One focus this week in Humanities was on beginning our First Nations research projects. Earlier students learned online about designated First Nations in Alberta like the Kainai, Nakoda or Dene. The information was recorded on Google docs. In forthcoming classes, students will work together collaboratively to extend this understanding. They will discuss with others how best to present their research and will identify various ways that information can be recorded and presented visually. This will culminate in a presentation. Students watched a presentation done for a T.V. show in class. The presentation was made by two brothers who are around the same age as the students in 4E and 4F. These children made a product pitch to a panel of adults. 4E and 4F students were surprised that children so young could do such a competent job. They commented on how confident the two boys were and how well they understood their topic (hot chocolate). We all agreed that the ingredients to a good presentation are that the presenter should:
Our second area of focus this week was on writing. Students learned that writing a paragraph is like a hamburger. A good paragraph should have a topic sentence (top bun), supporting sentences (condiments and fillings) and a concluding sentence (bottom bun):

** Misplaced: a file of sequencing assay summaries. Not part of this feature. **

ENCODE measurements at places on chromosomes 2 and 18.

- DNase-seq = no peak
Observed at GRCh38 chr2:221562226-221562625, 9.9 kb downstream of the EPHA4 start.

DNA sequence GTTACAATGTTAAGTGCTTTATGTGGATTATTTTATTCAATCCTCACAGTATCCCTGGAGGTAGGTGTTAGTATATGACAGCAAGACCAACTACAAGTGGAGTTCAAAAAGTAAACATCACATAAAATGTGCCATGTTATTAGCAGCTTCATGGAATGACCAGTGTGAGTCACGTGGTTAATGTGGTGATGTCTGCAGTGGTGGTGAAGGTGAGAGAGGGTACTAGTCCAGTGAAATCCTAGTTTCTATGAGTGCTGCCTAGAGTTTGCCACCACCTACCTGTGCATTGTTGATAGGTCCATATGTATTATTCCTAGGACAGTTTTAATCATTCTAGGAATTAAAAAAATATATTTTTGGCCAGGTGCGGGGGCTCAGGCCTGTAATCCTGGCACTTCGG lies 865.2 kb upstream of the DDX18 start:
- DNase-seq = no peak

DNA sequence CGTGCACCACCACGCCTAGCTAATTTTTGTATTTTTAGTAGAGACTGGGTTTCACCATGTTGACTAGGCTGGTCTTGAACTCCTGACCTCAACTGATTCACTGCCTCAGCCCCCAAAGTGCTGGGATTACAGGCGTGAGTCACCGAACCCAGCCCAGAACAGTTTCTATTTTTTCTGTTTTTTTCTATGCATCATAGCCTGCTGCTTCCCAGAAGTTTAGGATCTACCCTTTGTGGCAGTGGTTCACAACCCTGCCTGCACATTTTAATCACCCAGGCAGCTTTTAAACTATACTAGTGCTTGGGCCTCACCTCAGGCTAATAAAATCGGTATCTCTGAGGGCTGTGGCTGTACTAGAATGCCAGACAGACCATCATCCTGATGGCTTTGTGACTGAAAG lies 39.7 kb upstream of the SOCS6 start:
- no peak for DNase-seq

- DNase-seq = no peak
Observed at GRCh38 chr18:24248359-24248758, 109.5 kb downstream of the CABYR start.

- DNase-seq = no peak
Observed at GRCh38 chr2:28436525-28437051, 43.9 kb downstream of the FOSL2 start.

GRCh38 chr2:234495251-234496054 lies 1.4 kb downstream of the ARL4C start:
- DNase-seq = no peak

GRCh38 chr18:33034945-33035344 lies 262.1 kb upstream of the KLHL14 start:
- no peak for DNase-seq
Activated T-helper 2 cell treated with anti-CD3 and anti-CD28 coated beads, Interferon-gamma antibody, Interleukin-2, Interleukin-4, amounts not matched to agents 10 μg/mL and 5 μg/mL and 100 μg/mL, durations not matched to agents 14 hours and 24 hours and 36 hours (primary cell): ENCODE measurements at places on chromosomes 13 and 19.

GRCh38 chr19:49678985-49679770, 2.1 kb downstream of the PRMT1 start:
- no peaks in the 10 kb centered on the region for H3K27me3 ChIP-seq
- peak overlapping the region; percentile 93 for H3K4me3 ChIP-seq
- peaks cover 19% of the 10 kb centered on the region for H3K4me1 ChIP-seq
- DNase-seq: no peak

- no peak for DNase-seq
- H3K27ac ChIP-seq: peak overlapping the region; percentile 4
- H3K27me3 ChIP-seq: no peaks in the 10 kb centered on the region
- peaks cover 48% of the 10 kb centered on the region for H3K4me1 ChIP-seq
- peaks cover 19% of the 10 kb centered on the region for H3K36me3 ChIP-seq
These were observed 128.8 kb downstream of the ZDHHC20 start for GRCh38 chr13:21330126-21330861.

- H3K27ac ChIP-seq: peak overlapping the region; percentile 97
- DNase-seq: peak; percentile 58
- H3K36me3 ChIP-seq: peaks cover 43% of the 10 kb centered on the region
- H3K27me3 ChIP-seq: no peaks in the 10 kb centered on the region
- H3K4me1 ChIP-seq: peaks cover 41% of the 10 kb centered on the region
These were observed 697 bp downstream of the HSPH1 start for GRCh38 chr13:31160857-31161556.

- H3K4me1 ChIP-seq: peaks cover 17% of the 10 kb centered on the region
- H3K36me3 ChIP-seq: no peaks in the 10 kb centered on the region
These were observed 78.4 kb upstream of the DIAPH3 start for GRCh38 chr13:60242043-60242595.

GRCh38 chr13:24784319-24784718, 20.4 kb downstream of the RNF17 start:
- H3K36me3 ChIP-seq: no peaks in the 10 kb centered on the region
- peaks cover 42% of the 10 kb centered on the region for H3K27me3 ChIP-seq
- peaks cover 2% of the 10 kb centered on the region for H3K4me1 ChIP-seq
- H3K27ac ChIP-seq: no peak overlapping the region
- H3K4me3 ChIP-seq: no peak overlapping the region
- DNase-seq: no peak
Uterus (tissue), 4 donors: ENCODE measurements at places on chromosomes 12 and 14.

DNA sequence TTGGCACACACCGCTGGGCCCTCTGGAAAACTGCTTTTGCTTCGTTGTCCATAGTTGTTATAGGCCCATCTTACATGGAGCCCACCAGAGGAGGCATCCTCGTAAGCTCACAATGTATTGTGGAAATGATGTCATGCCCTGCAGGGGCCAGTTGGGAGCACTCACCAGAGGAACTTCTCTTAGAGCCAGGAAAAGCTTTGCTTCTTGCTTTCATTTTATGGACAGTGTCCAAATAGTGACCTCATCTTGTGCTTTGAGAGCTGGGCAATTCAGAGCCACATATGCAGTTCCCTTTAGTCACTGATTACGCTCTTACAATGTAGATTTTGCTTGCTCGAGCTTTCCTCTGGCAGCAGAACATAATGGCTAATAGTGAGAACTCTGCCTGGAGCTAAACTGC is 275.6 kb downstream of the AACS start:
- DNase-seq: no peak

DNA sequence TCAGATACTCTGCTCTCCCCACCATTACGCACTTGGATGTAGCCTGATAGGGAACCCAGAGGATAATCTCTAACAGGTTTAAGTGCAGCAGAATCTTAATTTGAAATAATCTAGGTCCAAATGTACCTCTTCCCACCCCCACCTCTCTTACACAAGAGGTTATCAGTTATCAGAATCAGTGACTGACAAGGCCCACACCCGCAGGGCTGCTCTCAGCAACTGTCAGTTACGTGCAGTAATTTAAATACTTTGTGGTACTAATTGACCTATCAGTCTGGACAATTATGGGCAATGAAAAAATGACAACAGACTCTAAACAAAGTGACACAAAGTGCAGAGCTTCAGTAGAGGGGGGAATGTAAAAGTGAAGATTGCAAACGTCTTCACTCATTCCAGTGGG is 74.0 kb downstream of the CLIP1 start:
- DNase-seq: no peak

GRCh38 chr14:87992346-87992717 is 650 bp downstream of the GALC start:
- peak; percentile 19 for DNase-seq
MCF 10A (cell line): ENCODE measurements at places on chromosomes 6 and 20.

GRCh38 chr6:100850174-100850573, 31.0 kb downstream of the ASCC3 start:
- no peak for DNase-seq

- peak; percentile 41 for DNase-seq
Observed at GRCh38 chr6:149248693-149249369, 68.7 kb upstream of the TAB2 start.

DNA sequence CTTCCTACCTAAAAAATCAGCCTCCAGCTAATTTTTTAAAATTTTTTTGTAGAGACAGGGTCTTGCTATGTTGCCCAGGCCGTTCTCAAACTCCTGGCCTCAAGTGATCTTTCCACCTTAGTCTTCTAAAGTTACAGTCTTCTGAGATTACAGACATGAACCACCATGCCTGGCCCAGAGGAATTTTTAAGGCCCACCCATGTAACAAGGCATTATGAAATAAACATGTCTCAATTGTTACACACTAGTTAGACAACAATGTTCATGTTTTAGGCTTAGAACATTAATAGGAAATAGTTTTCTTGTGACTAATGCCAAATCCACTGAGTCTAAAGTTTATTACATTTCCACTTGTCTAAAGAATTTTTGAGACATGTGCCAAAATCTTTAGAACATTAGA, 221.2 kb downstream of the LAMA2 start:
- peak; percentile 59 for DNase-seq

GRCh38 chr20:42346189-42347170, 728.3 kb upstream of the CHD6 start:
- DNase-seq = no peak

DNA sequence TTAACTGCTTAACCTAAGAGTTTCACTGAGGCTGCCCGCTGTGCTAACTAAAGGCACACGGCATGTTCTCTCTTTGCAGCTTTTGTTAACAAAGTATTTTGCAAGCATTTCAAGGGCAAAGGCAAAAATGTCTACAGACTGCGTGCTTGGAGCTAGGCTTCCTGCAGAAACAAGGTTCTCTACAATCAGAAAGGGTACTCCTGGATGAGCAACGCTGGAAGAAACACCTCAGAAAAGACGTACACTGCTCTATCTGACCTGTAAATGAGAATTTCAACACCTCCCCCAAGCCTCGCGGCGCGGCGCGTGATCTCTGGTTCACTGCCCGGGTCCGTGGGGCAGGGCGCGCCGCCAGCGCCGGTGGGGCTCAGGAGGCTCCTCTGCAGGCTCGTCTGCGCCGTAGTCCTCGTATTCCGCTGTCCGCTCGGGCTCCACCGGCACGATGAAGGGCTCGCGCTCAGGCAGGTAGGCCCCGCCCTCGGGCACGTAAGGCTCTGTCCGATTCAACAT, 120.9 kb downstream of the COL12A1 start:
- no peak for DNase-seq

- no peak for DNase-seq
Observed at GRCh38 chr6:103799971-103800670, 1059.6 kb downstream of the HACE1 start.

We all agreed that a hamburger that is lacking in one or more of these things wouldn't be a delicious hamburger regardless of the type of hamburger (could be a veggie burger or a chicken burger too!). The supporting sentences must have information relating to the subject sentence. The conclusion sentence re-states the topic, but doesn't offer new information. For practice, students wrote a 100 word paragraph about the long weekend.
Learners in 4E and 4F are being encouraged to use paragraphs when writing their legendary stories. Building on previous lessons, we know stories can use red flag words or phrases, word referents, and this week we talked about how good stories have a beginning, middle and end. A climax in a story is when all the action in the story builds up to a certain point. This is also known popularly as a cliffhanger. It's the point in the story where the tension or action reaches its highest part. Sometimes, the climax is a "crisis" point in the plot. Students read a sample story about finding a treasure. In this story they identified the beginning, climax, solution and use of a red flag word. Students used the strategy of visualization when listening to this story too. The author was very descriptive about the setting. He/she talked about a tropical island with swaying palm trees, warm water and beautiful, lush tropical greenery. When we write our legendary stories we will try to include details about the setting that will make it seem real by including lots of good adjectives:
Amazing how a story could transport us to a time and place that is very different from February in Calgary! Mr. Brewer is looking forward to reading stories that are imaginative and fascinating.
Weekly spelling words: Feb. 26 - Suffixes